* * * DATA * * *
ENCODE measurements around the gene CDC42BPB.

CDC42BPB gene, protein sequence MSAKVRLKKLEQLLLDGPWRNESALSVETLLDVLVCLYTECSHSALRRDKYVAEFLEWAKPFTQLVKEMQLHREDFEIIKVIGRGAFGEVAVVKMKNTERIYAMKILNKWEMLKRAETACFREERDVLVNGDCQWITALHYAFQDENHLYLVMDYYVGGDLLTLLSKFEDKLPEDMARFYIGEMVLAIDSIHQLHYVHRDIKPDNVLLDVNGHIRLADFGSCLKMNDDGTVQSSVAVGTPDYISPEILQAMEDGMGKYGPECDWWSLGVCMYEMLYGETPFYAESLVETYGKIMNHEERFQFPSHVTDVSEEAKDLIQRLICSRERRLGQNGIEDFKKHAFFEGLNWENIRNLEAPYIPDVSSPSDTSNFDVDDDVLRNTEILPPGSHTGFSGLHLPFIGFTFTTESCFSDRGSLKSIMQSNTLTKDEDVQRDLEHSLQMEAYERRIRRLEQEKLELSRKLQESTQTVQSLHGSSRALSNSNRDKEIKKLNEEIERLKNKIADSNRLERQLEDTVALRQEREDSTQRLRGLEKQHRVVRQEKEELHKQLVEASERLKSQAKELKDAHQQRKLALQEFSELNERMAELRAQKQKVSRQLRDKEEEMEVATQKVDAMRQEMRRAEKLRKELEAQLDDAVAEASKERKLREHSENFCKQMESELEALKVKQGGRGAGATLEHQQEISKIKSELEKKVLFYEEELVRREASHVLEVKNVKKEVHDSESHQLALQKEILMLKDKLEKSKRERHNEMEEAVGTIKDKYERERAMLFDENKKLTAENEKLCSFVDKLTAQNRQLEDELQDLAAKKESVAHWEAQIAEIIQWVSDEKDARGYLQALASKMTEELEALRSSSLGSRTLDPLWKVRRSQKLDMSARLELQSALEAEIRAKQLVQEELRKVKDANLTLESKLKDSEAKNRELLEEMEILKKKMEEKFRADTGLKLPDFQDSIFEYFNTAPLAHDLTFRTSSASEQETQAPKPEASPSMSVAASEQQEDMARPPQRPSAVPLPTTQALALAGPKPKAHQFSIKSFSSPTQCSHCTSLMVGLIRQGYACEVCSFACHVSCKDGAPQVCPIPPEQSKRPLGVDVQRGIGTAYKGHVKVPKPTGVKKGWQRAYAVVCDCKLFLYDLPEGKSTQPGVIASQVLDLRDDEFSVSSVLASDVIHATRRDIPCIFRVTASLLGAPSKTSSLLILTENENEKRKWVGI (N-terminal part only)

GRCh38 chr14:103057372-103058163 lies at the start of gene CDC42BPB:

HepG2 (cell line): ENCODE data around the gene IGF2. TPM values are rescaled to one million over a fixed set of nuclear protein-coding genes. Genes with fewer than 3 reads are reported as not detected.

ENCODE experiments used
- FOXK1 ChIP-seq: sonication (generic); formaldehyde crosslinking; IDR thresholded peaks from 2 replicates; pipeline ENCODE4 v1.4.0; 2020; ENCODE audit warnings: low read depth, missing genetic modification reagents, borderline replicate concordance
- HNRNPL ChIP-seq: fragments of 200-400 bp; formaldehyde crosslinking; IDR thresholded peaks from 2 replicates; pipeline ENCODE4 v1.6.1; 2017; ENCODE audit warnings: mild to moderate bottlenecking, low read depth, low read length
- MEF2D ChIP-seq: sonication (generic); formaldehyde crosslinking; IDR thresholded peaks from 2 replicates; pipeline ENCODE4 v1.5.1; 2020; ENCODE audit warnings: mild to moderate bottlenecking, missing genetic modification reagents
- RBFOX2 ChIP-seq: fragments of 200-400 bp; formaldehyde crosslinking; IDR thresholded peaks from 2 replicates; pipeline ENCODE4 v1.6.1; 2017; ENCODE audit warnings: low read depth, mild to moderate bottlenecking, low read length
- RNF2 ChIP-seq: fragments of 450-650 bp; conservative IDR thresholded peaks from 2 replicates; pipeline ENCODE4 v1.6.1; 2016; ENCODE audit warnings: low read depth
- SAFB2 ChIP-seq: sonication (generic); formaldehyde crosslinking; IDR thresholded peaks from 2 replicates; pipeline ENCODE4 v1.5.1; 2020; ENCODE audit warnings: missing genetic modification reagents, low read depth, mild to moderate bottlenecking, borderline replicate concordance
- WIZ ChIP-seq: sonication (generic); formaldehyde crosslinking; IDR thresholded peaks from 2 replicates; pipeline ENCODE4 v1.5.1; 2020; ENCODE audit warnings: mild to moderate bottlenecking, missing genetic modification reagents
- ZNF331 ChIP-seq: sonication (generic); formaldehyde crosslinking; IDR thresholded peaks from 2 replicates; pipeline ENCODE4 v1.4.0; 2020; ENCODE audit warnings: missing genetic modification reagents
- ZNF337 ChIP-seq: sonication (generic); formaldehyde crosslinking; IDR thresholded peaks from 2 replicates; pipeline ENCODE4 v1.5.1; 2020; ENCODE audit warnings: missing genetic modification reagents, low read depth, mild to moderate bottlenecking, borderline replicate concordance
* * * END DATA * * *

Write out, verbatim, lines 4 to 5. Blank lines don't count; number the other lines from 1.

HepG2 (cell line): ENCODE data around the gene IGF2. TPM values are rescaled to one million over a fixed set of nuclear protein-coding genes. Genes with fewer than 3 reads are reported as not detected.

ENCODE experiments used